Crocker chose Sailpoint as the foundation for identity and access management, and he’s integrating it with other applications, such as electronic health records, enterprise resource planning and multifactor authentication.
Modern cybersecurity, Crocker goes on to say, is less about firewalls and perimeter security and more about a holistic and layered approach which leverages things like zero trust network architecture principles. He appreciates being able to “bake” security in on the front end, rather than the less effective means of “bolting” it after the fact. He also feels the infotech department has been strengthened by last year’s hiring of a new chief information officer, Ron Fuschillo, who came to Memphis after IT roles at several hospitals, most recently Renown Health in Reno, Nevada.
Strength in separation
While some healthcare operations still combine the duties of CIO and CISO, Crocker stresses the need to separate the positions. Let the former lead overall IT strategy while the CISO identifies and mitigates risks. Having served in both capacities, Crocker understands that IT and cybersecurity are two entirely different disciplines, with oftentimes competing priorities. Separating the two is a strategy that Crocker believes is long overdue in healthcare.
“In healthcare, ransomware made cybersecurity a boardroom discussion, and not just an IT discussion,” Crocker says. “We don’t want to be in the situation where we have to divert or transfer patients to other hospitals and endanger patient safety.”
Crocker says Methodist Le Bonheur Healthcare is now better poised to withstand the new threats, but the job is never done. Cybersecurity evolves rapidly and so must security programs, he says. He prefers a healthy mix of experienced staffers and hungry up-and-comers. One way he does this is through an internship program with the region’s colleges.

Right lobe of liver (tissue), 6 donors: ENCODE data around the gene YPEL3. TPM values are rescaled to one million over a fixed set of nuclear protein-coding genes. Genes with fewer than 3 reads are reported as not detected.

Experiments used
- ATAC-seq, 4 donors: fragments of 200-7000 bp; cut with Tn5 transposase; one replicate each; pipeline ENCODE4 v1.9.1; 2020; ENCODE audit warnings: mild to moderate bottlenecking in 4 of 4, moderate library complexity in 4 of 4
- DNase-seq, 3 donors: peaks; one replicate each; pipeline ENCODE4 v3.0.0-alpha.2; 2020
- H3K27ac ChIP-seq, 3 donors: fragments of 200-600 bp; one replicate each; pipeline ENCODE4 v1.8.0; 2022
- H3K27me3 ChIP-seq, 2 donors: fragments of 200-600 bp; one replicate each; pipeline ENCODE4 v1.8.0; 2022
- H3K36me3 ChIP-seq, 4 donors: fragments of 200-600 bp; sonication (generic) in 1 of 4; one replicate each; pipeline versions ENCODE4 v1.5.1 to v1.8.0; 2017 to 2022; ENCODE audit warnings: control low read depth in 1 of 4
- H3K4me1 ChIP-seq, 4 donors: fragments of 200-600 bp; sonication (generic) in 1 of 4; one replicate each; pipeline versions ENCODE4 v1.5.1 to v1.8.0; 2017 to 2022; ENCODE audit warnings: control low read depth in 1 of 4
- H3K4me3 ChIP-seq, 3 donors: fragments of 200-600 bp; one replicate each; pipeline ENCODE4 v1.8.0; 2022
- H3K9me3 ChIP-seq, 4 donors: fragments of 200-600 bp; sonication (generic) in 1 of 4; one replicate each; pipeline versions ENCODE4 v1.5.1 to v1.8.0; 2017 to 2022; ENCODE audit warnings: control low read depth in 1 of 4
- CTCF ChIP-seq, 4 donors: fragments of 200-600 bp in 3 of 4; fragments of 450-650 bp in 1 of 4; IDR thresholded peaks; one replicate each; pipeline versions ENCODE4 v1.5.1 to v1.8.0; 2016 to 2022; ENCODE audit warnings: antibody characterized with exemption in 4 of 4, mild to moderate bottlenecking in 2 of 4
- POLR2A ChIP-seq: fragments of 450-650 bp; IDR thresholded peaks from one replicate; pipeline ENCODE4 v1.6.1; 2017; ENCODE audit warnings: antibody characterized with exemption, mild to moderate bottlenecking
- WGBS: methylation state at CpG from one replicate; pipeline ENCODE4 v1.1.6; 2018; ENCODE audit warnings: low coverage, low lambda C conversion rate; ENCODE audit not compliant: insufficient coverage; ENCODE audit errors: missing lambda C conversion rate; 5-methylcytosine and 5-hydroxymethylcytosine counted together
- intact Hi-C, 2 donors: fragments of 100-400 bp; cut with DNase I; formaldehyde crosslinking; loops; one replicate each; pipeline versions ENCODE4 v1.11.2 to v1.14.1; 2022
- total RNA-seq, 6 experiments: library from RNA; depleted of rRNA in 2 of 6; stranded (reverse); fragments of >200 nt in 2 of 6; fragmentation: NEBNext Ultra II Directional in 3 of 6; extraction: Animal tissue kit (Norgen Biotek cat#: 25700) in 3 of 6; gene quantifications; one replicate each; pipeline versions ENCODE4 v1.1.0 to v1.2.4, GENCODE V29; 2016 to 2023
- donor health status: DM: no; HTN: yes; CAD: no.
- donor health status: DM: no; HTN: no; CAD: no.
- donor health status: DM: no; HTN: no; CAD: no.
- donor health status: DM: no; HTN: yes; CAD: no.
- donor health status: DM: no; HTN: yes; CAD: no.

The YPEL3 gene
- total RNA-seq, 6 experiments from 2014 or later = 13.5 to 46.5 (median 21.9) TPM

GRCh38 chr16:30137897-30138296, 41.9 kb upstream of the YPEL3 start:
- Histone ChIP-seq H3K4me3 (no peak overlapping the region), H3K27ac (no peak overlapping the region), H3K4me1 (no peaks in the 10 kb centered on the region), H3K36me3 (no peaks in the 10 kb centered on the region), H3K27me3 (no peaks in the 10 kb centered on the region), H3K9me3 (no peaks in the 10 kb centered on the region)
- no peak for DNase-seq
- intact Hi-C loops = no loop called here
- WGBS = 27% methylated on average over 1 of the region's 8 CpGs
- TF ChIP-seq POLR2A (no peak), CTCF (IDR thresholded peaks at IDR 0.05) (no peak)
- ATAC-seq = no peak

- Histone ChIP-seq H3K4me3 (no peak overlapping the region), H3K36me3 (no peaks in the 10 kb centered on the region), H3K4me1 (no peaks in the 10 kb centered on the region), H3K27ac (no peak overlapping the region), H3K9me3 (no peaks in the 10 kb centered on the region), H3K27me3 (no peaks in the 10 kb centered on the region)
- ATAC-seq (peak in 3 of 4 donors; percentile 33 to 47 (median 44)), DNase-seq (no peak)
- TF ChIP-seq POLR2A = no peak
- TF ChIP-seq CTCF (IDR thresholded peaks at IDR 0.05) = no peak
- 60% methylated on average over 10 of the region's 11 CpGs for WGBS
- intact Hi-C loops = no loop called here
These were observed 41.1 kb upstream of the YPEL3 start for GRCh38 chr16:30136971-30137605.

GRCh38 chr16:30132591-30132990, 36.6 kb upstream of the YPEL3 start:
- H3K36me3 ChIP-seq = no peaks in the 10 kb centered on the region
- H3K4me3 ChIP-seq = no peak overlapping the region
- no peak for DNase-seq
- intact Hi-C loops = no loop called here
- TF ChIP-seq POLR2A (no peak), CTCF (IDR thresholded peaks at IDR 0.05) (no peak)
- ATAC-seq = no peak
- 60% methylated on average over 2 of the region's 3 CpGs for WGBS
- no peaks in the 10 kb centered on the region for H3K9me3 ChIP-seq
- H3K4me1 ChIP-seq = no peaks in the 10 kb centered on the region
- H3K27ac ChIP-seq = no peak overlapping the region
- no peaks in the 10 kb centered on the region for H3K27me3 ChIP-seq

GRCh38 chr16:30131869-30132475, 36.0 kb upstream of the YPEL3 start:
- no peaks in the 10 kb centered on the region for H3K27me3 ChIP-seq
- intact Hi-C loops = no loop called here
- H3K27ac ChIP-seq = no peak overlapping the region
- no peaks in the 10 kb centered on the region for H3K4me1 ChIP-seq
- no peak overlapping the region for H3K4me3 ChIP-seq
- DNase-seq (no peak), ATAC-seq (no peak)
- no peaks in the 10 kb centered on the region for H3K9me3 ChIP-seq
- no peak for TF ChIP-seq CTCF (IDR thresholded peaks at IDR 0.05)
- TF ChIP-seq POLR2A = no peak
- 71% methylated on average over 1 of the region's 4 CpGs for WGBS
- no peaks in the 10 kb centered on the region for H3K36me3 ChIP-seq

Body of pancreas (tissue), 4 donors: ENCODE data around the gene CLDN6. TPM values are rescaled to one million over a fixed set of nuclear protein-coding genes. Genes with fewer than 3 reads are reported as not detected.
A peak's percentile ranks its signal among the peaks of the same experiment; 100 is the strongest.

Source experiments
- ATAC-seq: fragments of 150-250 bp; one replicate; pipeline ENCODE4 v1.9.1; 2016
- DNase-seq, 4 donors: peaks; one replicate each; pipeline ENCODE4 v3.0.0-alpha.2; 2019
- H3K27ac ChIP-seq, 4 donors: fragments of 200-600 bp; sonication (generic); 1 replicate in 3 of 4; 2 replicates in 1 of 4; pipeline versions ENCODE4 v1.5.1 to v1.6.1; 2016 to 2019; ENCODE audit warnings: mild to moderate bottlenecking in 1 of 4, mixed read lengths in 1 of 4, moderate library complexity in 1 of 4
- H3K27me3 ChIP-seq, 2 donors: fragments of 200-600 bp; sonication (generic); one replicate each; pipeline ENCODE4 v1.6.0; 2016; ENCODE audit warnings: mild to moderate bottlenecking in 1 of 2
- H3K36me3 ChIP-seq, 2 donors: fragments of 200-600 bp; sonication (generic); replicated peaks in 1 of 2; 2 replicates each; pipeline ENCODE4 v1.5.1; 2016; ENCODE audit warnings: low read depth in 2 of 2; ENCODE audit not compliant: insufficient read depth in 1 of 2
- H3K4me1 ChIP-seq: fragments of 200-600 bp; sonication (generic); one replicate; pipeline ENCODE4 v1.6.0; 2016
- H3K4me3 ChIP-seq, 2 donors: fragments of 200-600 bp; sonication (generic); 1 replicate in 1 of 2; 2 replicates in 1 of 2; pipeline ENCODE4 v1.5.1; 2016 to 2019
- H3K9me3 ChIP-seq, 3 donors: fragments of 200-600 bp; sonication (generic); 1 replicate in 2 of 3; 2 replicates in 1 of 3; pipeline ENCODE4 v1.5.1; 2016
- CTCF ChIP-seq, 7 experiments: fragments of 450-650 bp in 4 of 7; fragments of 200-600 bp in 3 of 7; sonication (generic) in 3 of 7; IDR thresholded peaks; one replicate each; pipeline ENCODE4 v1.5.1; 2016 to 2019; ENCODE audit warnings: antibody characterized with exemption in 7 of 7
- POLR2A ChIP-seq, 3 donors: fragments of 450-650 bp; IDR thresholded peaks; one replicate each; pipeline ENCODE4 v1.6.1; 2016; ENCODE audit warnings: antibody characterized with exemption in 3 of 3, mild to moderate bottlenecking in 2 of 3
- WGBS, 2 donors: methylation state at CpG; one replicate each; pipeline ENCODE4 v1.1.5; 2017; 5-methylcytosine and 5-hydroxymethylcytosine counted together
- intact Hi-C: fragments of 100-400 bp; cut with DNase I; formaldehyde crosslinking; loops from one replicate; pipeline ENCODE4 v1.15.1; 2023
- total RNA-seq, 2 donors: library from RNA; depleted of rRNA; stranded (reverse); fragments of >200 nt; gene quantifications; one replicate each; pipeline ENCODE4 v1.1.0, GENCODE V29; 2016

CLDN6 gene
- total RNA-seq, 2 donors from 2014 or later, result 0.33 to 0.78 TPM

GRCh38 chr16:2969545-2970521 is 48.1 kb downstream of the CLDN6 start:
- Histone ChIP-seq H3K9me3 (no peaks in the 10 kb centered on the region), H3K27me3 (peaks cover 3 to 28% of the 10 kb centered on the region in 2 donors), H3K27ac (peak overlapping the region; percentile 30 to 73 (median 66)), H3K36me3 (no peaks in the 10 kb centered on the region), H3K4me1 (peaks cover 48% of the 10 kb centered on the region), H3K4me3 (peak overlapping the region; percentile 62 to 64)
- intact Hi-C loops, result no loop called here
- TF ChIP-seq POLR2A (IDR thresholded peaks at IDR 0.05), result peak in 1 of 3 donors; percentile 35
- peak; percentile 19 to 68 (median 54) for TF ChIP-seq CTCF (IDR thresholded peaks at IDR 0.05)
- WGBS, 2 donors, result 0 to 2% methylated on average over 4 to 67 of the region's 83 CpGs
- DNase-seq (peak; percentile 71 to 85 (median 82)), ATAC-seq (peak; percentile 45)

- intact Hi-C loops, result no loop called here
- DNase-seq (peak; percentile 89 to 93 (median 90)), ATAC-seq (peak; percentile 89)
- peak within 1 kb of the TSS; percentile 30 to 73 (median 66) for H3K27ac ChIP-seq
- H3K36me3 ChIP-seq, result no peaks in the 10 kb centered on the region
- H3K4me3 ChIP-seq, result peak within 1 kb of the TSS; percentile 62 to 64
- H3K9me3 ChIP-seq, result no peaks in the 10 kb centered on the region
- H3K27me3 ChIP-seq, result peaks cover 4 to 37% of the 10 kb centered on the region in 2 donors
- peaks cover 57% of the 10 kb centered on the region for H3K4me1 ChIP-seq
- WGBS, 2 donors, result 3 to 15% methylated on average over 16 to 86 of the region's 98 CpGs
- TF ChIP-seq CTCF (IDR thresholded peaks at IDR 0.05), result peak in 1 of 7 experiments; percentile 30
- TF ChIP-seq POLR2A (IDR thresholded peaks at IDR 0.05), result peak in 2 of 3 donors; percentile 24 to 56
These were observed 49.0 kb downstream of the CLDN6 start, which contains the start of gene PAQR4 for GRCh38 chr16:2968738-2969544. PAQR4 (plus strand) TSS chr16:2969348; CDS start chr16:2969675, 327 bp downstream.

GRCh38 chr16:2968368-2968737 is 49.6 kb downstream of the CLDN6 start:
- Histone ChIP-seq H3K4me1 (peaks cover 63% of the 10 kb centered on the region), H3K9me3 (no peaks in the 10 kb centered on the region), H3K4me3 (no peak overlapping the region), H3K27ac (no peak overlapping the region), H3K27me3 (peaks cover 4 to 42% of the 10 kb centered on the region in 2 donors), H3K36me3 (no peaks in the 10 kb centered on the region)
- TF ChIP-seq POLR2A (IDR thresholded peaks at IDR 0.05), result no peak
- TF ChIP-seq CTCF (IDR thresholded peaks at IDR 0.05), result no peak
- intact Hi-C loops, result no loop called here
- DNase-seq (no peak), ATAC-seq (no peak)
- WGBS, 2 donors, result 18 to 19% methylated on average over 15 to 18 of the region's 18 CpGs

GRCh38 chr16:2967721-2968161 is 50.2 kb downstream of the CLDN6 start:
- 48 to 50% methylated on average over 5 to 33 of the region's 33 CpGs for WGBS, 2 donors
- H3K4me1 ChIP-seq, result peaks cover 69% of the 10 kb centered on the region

“Some of the best talent came to us inexperienced,” he says. “But they had a passion for learning, and we didn’t just give them clerical work to keep them busy. We gave them meaningful work to help develop their skillsets. In at least three cases, we hired interns as full-timers.”
That also seems to have been the mindset of a much younger Crocker, whose University of Memphis degree was in business and accounting. Only he didn’t want the traditional path to being an accountant, instead starting his career doing double duty between IT work and accounting work for a nonprofit. IT would win out, with Crocker earning industry certifications including CISSP, CEH, PMP—and applying his skills in hospitality, manufacturing, defense and financial services before switching to healthcare over six years ago.
Crocker keeps up with the latest tech and cyber innovations through blogs and newsletters and, perhaps most effectively, by networking with other CISOs in all industries.
And when he’s not working or tending to homelife in Collierville with his wife and two children, you just might find Crocker on stage with his other passion. An accomplished rock musician, he hadn’t performed much during COVID-19, but is getting back in the game. It’s ideal for relieving on-the-job pressure and might even have something in common with cybersecurity.
“In music you have to practice to keep your chops up or you lose your edge,” Crocker says. “And security changes so often that you either keep up with the trends or you’re out of work.”
View this feature in the Winter II 2022 Edition here.